Speaking at UCLA on February 8, Max Boot argued that Edward Lansdale's approach to advancing U.S. interests in the Philippines and Vietnam in the early years of the Cold War offered a promising strategy for the “war on terror.”
UCLA International Institute, February 14, 2018
— Historian, foreign policy expert and conservative commentator Max Boot
spoke at the Burkle Center on February 8 about his new book, “The Road Not Taken: Edward Lansdale and the American Tragedy in Vietnam
” (Norton, 2018). The noontime event was cosponsored by the UCLA department of history.
Edward Lansdale (1908–87) worked for the Office of Strategic Services (OSS), the precursor to the Central Intelligence Agency (CIA), in Washington, DC, during World War II. He later worked for the U.S. military and the CIA in the Philippines and Vietnam, eventually becoming an Air Force officer. An unconventional figure with a background in advertising who was “the personification of the Californian ethos,” said Boot, Lansdale was known for deep listening to regional allies, respect for his counterparts and their cultures, the cultivation of effective protégés and the use of a small footprint to advance American interests in the post–World War II era.
The operative was instrumental in helping defeat a communist insurgency and building a legitimate electoral process in the Philippines in the late 1940s and early 1950s. He also helped stabilize the new state of South Vietnam in 1954–56 by forging a valuable collaboration with Prime Minister Ngô Đình Diệm in 1954–56, pacifying the country and strengthening the new South Vietnamese army while defeating diverse private militias.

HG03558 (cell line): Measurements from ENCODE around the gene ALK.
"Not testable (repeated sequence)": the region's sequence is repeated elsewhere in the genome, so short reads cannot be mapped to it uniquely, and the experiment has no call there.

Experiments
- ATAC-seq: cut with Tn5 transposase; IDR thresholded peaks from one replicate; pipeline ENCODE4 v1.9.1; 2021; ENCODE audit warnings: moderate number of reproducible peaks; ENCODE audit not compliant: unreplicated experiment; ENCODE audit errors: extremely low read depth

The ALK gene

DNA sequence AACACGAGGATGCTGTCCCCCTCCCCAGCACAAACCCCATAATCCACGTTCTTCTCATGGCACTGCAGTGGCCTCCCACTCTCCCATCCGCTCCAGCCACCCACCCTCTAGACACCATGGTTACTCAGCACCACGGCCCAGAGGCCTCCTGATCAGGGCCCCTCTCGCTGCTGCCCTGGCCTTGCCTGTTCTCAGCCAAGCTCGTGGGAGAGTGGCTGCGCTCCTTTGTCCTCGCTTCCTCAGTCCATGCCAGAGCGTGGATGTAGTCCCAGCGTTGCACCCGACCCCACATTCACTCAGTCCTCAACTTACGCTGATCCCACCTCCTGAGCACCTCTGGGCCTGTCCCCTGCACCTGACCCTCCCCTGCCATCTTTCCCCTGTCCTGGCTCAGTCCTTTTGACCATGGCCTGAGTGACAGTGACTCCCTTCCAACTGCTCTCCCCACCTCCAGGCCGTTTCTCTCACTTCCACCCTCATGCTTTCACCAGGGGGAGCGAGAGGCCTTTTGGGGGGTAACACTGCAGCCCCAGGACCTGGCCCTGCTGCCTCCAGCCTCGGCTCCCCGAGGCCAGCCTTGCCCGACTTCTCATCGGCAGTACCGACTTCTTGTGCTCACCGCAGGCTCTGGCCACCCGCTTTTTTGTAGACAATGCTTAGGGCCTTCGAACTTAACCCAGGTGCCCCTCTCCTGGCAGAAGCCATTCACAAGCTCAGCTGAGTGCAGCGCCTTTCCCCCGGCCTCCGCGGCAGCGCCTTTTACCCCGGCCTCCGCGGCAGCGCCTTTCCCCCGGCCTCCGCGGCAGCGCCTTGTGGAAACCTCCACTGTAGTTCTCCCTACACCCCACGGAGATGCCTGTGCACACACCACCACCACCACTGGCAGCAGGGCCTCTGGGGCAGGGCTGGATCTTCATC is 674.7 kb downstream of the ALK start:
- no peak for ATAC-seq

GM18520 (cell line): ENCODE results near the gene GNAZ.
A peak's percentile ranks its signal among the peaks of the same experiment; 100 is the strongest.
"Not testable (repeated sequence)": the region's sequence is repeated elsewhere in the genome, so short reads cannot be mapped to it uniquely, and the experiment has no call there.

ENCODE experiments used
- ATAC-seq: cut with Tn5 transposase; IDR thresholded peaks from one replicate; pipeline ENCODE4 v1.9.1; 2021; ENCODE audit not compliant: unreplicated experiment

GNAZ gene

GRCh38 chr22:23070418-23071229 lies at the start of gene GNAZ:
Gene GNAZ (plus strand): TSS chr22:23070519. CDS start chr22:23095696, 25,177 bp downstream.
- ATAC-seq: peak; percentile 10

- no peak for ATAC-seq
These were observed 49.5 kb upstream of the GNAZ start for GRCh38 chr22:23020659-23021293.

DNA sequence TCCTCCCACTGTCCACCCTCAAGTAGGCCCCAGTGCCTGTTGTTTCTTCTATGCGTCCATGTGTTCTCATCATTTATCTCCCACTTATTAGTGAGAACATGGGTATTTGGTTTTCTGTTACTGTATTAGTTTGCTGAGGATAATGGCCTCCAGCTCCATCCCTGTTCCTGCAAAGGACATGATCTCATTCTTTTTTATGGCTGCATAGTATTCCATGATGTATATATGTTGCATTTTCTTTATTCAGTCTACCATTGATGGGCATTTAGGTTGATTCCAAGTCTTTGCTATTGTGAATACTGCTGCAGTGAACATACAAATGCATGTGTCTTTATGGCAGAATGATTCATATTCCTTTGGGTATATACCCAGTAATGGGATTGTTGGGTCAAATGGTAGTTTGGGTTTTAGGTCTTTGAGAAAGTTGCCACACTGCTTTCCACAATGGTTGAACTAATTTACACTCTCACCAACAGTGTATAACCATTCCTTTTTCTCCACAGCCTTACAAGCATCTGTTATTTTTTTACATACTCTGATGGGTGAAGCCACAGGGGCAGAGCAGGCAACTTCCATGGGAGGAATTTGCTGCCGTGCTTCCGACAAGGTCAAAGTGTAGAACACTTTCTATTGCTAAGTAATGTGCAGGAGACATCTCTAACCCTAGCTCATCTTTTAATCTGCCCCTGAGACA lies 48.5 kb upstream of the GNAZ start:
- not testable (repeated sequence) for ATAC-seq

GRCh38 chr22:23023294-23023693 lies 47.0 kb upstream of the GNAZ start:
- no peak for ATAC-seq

An early proponent of counterinsurgency
Lansdale’s willingness to seek out local allies and work with them, together with his flair for psychological warfare, made him an early practitioner of what became later known as U.S. counterinsurgency doctrine. The U.S. advisor advocated the use of local actors over Americans and insisted that only a better ideal, not military troops, would enable U.S. allies in Southeast Asia to defeat communist insurgency movements.
In Boot’s view, the 2006 “Counterinsurgency Field Manual,” written by a team led by Army General David Petraeus and Marine Lt. General James Mattis (now Secretary of Defense), harks back to Lansdale’s approach to communist insurgencies. Lansdale even wrote a (recently de-classified) CIA memo in which he distilled how he had helped elect Filipino Army General Ramón Magsaysay president of the Philippines and defeat the Huk (i.e., Hukbalahap) communist insurgency in Luzon province in 1953.
Lansdale initially succeeded in implementing unconventional counterinsurgency tactics due to high-level patrons in Washington (including Secretary of State John Foster Dulles and CIA Director Allen Dulles) and an unparalleled ability to cultivate local allies. “He listened rather than lectured. Americans then and now love to go to the developing world and tell people what to do,” said Boot. “That wasn't the Lansdale approach at all. He would listen very patiently.” After listening — sometimes for hours — he would rephrase allies’ ideas in his own framework, convincing Diệm, for example, that Lansdale’s recommendations were Diệm’s own ideas.